Employers are prohibited from requiring employees using sick leave to search for or find a replacement employee to cover the absence.
Unused sick leave does not have to be paid out at separation of employment, but if sick leave is being given through PTO then the PTO must be paid out at separation of employment.
Employers can cap use at 24 hours or three days in each year of employment.
In capping use to 24 hours or three days, part-time employees use is based on each employee’s workday and thus a part-time employee working 4 hour shifts who takes 3 days of leave has taken only 12 hours of sick leave and is still has 12 hours remaining for use.
How are Accrual Hours and the Rate of Pay Calculated?
For accrual purposes, salaried exempt employees are deemed to work 40 hours per week or their normal schedule, whichever is less.
For accrual purposes, non-exempt employees’ overtime hours count as hours worked, but paid time off like vacation, sick pay, holiday pay, and PTO do not count.
Sick leave must be paid at employees’ regular rate of pay.
Non-exempt employees without varying pay rates, will be paid at their hourly wage.
For employees with varying pay rates (i.e. differing hourly rates, commission pay, piece rate pay or salary), the employer must divide the employee’s total wages by the employee’s total hours worked in the full pay periods for the prior 90 days of employment to determine the regular rate of pay.
What Notice Must Employees Provide to Use Sick Leave?
Employers can encourage, but not require, employees to give prior oral or written notice when the need for sick leave is foreseeable.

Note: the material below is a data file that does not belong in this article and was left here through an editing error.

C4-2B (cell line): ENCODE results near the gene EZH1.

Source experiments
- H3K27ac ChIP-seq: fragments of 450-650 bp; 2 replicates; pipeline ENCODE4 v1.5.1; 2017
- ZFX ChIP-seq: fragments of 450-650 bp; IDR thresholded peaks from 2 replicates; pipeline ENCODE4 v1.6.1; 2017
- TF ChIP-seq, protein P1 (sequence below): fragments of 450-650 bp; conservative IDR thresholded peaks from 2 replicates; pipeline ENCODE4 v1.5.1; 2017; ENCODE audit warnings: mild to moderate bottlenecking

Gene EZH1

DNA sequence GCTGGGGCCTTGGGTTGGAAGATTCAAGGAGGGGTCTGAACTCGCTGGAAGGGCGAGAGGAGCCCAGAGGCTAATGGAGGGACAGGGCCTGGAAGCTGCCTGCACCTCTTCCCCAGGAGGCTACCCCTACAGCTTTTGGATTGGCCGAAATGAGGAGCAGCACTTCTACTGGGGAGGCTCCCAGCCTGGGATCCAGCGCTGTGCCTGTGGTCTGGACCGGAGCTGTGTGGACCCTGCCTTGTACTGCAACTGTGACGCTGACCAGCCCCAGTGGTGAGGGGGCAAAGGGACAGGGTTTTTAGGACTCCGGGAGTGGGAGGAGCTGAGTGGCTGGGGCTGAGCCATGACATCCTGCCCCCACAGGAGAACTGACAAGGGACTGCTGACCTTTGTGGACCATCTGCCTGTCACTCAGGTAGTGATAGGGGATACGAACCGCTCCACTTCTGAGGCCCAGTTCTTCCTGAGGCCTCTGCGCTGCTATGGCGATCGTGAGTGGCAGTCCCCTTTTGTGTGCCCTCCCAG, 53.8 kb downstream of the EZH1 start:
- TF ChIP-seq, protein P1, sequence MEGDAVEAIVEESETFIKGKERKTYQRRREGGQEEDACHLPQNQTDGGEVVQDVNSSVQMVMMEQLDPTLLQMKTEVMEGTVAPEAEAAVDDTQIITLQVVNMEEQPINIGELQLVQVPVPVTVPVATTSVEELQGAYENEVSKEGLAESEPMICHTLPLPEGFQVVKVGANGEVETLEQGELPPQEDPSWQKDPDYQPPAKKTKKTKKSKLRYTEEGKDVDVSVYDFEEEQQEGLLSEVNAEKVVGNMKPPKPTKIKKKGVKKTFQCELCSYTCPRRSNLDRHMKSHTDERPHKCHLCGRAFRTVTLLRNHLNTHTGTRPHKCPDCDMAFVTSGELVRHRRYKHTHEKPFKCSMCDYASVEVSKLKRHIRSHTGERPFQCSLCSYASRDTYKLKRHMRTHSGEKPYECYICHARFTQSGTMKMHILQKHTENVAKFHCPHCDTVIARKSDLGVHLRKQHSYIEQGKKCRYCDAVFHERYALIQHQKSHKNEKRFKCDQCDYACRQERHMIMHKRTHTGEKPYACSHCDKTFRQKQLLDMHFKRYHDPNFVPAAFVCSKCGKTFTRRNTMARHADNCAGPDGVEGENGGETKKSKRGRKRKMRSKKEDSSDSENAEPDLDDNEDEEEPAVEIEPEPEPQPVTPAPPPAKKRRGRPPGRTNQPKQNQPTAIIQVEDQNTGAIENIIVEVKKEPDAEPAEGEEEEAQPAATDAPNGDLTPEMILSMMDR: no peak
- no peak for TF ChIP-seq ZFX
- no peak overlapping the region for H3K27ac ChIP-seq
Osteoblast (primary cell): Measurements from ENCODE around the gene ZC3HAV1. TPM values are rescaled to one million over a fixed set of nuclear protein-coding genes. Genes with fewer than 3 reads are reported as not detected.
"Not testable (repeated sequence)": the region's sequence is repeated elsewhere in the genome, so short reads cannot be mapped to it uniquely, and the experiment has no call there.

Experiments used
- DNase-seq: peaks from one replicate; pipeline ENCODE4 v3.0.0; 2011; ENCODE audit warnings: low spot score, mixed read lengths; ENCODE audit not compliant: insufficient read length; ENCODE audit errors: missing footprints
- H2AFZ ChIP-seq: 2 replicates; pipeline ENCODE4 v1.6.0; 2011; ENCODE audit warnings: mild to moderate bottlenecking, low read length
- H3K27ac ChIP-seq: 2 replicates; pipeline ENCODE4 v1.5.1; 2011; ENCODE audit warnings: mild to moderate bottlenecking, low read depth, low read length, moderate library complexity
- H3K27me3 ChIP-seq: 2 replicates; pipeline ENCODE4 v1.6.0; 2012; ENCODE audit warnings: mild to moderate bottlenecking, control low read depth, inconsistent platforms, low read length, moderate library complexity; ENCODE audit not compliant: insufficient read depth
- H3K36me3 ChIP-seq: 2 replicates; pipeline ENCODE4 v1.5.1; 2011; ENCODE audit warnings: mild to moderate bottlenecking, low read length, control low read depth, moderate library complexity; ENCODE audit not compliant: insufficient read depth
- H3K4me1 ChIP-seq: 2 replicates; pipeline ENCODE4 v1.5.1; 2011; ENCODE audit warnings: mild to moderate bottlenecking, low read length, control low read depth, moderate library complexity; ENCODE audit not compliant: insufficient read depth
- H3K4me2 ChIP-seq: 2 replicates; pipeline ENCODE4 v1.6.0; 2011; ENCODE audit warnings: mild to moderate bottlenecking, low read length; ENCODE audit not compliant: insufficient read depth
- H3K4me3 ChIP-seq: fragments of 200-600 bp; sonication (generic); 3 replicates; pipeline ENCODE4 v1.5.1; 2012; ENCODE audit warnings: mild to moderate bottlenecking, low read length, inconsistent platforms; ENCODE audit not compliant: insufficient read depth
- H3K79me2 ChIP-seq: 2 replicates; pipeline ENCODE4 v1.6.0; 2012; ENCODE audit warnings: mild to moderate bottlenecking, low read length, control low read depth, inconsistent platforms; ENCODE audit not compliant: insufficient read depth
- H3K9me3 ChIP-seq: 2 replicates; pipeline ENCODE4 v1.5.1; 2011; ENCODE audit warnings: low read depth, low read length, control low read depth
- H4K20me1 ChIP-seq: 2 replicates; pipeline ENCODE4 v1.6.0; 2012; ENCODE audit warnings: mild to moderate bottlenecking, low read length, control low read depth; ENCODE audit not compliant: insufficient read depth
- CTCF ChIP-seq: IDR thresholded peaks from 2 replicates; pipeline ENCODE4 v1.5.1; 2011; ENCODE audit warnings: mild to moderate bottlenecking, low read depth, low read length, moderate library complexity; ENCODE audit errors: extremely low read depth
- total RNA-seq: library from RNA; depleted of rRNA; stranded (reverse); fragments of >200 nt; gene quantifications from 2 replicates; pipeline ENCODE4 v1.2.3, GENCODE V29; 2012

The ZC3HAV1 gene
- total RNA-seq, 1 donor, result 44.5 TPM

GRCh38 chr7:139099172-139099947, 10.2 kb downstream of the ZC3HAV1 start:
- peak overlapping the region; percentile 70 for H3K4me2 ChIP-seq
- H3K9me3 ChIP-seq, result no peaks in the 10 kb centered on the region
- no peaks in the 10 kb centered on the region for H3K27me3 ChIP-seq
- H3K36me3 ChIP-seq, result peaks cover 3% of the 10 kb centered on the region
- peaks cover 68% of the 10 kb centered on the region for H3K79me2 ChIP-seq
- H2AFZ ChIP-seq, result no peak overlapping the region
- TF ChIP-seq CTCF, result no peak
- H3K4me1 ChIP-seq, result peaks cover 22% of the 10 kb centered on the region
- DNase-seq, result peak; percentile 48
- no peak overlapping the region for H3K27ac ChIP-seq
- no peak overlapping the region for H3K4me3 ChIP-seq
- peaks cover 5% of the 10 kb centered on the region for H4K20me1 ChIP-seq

The law is silent about whether employers can request medical documentation from the employee about the reason sick leave is needed or was taken.
What Notice and Recordkeeping Requirements Must Employers Satisfy?
Individual Notice to Existing Employees: Employers must provide existing employees notice through the revised Labor Code Section 2810.5 form or another writing within seven calendar days after the change in the term and condition of employment.
Employers must document employees’ balance of available sick leave on their itemized wage statement or on a document attached to it.
Employers must maintain records showing how many hours of sick leave each employee accrued and used, and must keep these records for three years.
What is the Law’s Discrimination/Retaliation Provision?
Employers are prohibited from discriminating or retaliating against employees who request and/or use paid sick leave, and as such are cautioned from counting such an absence as unexcused or in violation of an attendance policy.
What are the Penalties Employers Can Face for Non-Compliance?
Failure to Post Notice: $100 per offense.
Failure to Provide Written Notice of Available/Accrued Paid Sick Leave of Paystubs: A sum of $50 a day but not to exceed an aggregate penalty of $4,000.
Withholding of Paid Sick Leave: Dollar amount equivalent of paid leave withheld multiplied by three or $250, whichever is greater but not to exceed an aggregate penalty of $4,000.
Civil Action: Labor Commissioner and/or the Attorney General can bring a civil action against a violating employer.
What are the Law’s Important Dates?
January 1, 2015: Employers must post notice of this new law at the workplace in a conspicuous place.
January 1, 2015: Employers must begin using a revised version of the Wage Theft Act Notice (Labor Code 2810.5) for non-exempt employees hired after this date.
July 1, 2015: Employees begin accruing and using sick leave.
July 8, 2015 (within 7 days of a change in a term and condition of employment): Employers must provide a revised version of the Wage Theft Act Notice (Labor Code 2810.5) or a another writing to non-exempt employees hired prior to January 1, 2015 for the purpose of informing them of the sick leave law.